In recent years, the United States has increasingly been sidelined in areas of deep economic transformation in Africa because US engagement with Africa has been primarily through militarism and military relations. The current visit of US President Barack Obama to Africa should be viewed against this background, writes Horace G. Campbell.
From June 26 through July 3, 2013, for the second time in his presidency, Obama will be visiting Africa; specifically Senegal, South Africa and Tanzania. According to the White House Press Release, “The President will reinforce the importance that the United States places on our deep and growing ties with countries in sub-Saharan Africa, including through expanding economic growth, investment, and trade; strengthening democratic institutions; and investing in the next generation of African leaders.” However, apart from this vague press release there is no clarity on why this trip is taking place at this particular moment.
President Obama’s visit comes at a moment when the world is gripped with the spectacle of a young American, Edward Snowden, fleeing the United States because he was promoting information freedom, against the militaristic and police state in America. With all the problems facing him at home – sequestration, unemployment, drums for escalating wars in Syria and divisions over immigration laws – Obama’s trip to Africa lacks substance and definition. What can he offer the continent? What does he bring to the table to justify his visit?
Both former Presidents Bill Clinton and George W. Bush visited Africa during their second terms in office. When Clinton and Bush made their journeys to Africa, the US foreign policy establishment had been guided by a three-pronged mantra. These were: (a) the notion that Africa was facing a “threat” from international terrorists, (b) that the United States had strategic interests in Africa (especially with the flow of petroleum resources), and (c) the emerging competition with China. The crisis of capitalism since 2008 and the hype about petroleum and gas self-sufficiency as a result of shale oil and new gas finds in the United States have added another layer to all. More importantly, the US plans for confronting China in Africa have been tempered by the reality that the US policy makers have to beseech China to continue to purchase US Treasury Bills.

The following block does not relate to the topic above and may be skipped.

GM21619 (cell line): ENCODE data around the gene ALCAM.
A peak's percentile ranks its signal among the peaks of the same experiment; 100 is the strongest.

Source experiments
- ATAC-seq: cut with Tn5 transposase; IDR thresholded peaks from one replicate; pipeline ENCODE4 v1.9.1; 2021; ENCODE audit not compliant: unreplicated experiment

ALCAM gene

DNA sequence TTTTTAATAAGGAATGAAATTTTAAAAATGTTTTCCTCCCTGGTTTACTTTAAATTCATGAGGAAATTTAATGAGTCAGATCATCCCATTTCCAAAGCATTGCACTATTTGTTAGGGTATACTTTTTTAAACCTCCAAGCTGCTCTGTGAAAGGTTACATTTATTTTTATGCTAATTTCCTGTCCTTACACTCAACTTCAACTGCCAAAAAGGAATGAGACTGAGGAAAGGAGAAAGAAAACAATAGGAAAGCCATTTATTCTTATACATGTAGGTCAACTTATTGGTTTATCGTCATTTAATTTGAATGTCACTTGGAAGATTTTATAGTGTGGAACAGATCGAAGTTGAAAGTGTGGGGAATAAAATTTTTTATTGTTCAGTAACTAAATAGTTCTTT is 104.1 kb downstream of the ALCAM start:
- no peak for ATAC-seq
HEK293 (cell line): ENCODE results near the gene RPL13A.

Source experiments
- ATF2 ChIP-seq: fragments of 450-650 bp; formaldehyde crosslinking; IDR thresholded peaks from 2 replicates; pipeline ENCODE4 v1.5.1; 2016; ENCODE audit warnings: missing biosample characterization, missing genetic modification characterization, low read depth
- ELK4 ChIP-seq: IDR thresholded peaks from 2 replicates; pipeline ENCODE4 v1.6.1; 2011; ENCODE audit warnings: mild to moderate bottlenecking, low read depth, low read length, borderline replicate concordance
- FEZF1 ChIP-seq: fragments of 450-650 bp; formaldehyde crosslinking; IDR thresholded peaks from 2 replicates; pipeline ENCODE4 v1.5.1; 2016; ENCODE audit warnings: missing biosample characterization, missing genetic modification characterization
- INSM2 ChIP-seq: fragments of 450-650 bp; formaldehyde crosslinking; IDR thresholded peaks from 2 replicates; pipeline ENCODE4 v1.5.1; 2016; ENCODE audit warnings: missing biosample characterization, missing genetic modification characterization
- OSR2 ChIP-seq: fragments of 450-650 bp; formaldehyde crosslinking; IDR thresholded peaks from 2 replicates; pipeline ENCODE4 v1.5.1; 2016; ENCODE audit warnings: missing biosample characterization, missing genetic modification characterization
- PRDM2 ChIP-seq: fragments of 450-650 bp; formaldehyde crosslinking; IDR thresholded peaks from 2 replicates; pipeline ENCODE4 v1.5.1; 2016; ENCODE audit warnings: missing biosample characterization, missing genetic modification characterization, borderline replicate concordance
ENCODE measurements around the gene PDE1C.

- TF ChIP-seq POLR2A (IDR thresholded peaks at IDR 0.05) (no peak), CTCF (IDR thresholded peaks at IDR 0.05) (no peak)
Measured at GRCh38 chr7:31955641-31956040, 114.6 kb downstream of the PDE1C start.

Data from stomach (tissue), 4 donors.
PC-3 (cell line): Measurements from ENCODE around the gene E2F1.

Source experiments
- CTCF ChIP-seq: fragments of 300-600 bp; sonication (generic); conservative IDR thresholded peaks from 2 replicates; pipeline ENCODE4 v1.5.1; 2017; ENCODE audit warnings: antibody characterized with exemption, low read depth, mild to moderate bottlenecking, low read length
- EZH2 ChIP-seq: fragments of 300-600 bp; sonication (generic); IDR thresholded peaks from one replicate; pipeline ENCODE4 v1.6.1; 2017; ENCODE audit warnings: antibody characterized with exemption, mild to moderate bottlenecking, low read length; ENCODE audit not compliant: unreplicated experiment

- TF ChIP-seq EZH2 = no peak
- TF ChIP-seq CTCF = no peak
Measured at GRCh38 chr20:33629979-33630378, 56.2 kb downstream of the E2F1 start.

In previous commentaries I have critiqued the imperial merits of Clinton’s and Bush’s reasons for visiting the continent. They were at least arguably more substantive and better articulated than Obama’s. The lack of specificity of Obama’s upcoming visit supports the argument advanced by some that as the first Black president of the United States, he has to visit the Africa. After all, he has visited Europe numerous times. This argument renders his visit nothing more than an item to be checked off his overarching presidential agenda. But in the context of the sidelining of US economic interests in Africa by other key players like China, Obama’s visit could be seen as one effort to boost support for US capitalists on the continent. Giving credence to this argument is the fact that Obama is visiting two of the countries also visited by the President of China, Xi Jinping, a few weeks ago – Tanzania and South Africa.